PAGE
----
Samuel F. B. Morse, His Letters and Journals eBook

This eBook from the Gutenberg Project consists of approximately 588 pages of information about Samuel F. B. Morse, His Letters and Journals.

Congratulations now poured in on him from all sides; and the one he, perhaps, prized the most was from his friend and master, Washington Allston, then living in Boston:—­

March 24, 1843. All your friends here join me in rejoicing at the passing of the act of Congress appropriating thirty thousand dollars toward carrying out your Electro-Magnetic Telegraph.  I congratulate you with all my heart.  Shakespeare says:  ’There is a tide in the affairs of men that, taken at the flood, leads on to fortune.’  You are now fairly launched on what I hope will prove to you another Pactolus. I pede fausto!

“This has been but a melancholy year to me.  I have been ill with one complaint or another nearly the whole time; the last disorder the erysipelas, but this has now nearly disappeared.  I hope this letter will meet you as well in health as I take it you are now in spirits.”

Morse lost no time in replying:—­

“I thank you, my dear sir, for your congratulations in regard to my telegraphic enterprise.  I hope I shall not disappoint the expectations of my friends.  I shall exert all my energies to show a complete and satisfactory result.  When I last wrote you from Washington, I wrote under the apprehension that my bill would not be acted upon, and consequently I wrote in very low spirits.

“‘What has become of painting?’ I think I hear you ask.  Ah, my dear sir, when I have diligently and perseveringly wooed the coquettish jade for twenty years, and she then jilts me, what can I do?  But I do her injustice, she is not to blame, but her guardian for the time being.  I shall not give her up yet in despair, but pursue her even with lightning, and so overtake her at last.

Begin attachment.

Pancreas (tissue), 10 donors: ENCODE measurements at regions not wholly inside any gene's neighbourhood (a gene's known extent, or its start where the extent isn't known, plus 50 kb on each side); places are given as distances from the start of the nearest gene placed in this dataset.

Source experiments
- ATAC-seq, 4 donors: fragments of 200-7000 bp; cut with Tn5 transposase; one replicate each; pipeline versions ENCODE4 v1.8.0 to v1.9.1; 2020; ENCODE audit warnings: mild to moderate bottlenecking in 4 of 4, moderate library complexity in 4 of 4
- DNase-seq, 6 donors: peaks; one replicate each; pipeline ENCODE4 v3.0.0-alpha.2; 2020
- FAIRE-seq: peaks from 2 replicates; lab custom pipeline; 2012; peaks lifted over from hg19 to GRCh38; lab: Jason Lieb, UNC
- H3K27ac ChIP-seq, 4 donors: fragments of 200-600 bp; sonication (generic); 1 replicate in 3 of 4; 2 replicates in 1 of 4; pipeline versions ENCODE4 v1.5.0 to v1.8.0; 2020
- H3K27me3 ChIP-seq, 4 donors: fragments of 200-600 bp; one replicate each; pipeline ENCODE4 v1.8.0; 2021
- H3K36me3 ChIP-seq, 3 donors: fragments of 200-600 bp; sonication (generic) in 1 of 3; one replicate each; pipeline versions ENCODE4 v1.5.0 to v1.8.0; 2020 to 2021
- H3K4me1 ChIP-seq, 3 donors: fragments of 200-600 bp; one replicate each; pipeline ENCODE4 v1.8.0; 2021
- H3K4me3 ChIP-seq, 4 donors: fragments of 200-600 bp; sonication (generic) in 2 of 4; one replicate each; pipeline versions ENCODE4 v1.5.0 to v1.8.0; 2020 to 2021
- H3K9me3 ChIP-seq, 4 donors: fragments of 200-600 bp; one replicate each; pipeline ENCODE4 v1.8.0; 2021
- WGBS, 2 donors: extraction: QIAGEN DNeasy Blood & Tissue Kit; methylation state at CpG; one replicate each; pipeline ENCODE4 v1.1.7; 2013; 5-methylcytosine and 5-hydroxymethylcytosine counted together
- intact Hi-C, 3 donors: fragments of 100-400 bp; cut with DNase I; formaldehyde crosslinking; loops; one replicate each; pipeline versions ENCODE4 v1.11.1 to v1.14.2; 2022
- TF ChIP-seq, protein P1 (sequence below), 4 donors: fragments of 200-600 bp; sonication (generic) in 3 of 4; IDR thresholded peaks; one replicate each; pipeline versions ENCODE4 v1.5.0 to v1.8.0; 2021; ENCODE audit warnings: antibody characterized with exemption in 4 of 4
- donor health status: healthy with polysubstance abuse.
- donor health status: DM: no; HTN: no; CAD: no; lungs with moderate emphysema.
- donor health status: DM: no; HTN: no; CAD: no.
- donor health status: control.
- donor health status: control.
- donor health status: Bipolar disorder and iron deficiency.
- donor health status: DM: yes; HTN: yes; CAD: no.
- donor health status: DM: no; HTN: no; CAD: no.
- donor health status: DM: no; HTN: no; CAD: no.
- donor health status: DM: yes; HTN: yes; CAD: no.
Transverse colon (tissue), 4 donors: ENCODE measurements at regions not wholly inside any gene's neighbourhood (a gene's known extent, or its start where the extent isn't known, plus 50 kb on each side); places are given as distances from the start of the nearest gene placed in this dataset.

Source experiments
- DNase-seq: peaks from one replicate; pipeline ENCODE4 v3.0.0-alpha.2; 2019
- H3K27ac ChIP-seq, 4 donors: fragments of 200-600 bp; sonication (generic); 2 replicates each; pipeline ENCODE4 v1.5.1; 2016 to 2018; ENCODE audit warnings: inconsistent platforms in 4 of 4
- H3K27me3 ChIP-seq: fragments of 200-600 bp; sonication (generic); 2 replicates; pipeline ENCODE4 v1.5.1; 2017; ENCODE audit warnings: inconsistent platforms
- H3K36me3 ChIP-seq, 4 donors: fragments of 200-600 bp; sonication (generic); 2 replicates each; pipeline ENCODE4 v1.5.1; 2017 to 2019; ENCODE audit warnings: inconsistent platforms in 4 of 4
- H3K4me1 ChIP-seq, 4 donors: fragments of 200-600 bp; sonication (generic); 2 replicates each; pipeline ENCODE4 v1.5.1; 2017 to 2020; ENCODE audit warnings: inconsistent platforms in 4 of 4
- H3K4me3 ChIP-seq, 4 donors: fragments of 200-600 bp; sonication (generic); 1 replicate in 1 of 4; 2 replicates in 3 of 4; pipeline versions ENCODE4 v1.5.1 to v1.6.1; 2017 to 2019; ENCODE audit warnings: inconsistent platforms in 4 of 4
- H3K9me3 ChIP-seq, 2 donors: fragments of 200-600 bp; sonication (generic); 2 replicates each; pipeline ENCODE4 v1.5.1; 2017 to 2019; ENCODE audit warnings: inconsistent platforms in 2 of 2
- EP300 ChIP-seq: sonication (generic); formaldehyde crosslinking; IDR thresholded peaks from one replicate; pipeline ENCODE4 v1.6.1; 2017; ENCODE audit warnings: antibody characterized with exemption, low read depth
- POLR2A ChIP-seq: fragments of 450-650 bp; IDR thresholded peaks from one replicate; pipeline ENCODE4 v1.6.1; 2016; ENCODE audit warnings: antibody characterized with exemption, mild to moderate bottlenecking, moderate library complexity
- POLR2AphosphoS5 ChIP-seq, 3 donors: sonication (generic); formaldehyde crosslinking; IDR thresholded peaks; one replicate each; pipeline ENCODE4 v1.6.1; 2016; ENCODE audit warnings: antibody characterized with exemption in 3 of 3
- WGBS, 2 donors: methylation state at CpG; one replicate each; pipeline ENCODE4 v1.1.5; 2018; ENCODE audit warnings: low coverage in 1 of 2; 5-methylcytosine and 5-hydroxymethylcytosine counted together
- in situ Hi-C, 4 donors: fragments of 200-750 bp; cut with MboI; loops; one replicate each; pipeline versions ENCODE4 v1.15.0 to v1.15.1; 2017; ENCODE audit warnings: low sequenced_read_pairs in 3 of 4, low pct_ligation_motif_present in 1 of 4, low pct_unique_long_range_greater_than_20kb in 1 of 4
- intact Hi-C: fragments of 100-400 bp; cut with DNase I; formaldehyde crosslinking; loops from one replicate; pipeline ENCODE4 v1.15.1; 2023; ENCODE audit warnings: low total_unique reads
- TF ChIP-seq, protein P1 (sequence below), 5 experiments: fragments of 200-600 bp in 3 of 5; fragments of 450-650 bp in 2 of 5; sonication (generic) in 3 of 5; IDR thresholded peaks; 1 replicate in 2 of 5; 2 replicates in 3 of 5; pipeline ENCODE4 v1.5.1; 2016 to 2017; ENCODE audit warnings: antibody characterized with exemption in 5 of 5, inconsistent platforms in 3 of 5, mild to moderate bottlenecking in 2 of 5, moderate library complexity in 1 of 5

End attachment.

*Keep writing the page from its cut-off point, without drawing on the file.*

“I am now absorbed in my arrangements for fulfilling my designs with the Telegraph in accordance with the act of Congress.  I know not that I shall be able to complete my experiment before Congress meets again, but I shall endeavor to show it to them at their next session.”


MARCH 15, 1848—­JUNE 13, 1844

Work on first telegraph line begun.—­Gale, Fisher, and Vail appointed assistants.—­F.O.J.  Smith to secure contract for trenching.—­Morse not satisfied with contract.—­Death of Washington Allston.—­Reports to Secretary of the Treasury.—­Prophesies Atlantic cable.—­Failure of underground wires.—­Carelessness of Fisher.—­F.O.J.  Smith shows cloven hoof.—­Ezra Cornell solves a difficult problem.—­Cornell’s plan for insulation endorsed by Professor Henry.—­Many discouragements.—­Work finally progresses favorably.—­Frelinghuysen’s nomination as Vice-President reported by telegraph.—­Line to Baltimore completed.—­ First message.—­Triumph.—­Reports of Democratic Convention.—­First long-distance conversation.—­Utility of telegraph established.—­Offer to sell to Government.

Out of the darkness of despair into which he had been plunged, Morse had at last emerged into the sunlight of success.  For a little while he basked in its rays with no cloud to obscure the horizon, but his respite was short, for new difficulties soon arose, and new trials and sorrows soon darkened his path.

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Samuel F. B. Morse, His Letters and Journals from Project Gutenberg. Public domain.
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